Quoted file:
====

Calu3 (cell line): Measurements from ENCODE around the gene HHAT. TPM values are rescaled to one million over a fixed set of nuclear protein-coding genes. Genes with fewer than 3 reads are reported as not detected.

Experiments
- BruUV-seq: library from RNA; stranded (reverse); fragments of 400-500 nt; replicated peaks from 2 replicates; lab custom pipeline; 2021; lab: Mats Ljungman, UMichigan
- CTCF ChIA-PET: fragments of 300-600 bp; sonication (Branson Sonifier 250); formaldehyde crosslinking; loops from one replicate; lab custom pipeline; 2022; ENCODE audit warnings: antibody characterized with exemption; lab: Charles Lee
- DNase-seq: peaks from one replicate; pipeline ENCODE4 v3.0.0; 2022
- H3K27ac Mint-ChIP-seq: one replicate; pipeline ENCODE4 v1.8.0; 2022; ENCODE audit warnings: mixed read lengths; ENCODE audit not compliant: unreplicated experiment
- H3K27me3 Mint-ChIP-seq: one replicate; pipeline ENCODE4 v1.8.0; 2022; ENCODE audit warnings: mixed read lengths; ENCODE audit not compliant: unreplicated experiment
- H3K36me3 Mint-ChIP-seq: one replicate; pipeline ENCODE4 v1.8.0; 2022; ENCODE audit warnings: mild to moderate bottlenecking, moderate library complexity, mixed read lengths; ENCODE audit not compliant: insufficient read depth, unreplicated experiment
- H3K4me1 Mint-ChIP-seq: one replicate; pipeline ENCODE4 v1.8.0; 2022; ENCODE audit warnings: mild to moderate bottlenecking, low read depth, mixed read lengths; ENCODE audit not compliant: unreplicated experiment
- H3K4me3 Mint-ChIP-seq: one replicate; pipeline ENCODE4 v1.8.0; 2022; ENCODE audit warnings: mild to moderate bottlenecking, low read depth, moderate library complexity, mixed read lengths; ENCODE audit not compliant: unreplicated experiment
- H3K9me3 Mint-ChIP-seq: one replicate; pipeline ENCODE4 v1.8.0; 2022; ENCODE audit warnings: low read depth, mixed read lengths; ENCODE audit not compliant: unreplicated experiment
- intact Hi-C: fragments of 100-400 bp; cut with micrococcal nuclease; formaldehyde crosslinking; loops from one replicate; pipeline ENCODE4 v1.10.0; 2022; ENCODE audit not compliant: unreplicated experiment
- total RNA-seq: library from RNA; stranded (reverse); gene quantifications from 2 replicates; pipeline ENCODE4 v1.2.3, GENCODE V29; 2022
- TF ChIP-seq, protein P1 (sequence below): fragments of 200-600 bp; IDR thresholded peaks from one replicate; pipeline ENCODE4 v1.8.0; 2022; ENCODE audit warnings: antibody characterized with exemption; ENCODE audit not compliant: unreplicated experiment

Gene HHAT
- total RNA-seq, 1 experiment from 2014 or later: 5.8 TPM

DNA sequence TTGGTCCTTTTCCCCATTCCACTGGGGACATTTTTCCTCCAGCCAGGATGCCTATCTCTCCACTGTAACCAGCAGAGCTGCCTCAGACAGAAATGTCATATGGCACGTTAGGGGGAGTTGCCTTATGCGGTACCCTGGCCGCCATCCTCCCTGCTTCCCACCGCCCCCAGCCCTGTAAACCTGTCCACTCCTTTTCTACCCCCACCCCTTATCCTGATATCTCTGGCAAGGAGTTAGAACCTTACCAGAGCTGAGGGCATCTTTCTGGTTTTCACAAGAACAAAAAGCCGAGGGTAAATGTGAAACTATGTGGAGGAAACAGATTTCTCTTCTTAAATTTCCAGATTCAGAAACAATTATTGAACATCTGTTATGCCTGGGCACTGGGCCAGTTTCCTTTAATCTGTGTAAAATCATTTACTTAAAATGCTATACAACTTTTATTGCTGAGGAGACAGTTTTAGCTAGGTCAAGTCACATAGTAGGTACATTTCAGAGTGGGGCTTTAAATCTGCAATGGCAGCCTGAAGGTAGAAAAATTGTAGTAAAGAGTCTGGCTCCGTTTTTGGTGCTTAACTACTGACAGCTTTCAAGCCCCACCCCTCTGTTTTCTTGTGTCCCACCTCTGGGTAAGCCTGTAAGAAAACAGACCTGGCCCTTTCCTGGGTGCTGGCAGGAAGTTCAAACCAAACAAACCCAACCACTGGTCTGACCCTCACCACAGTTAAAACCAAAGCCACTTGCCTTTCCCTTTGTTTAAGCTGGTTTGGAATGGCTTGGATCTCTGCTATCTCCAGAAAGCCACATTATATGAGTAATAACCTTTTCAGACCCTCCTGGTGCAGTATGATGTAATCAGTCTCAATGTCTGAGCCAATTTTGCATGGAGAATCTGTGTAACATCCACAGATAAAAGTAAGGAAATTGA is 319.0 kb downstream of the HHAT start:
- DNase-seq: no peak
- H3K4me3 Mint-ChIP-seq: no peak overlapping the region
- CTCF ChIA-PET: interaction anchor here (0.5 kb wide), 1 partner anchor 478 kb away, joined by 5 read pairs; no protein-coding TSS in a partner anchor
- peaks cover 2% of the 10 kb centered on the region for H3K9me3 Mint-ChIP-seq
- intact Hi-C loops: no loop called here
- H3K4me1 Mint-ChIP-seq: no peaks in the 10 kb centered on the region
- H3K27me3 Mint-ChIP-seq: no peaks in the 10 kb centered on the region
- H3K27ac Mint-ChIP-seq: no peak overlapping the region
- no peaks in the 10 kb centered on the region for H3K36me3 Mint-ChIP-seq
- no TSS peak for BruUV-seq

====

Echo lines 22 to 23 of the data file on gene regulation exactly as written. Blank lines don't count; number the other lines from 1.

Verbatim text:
- intact Hi-C loops: no loop called here
- H3K4me1 Mint-ChIP-seq: no peaks in the 10 kb centered on the region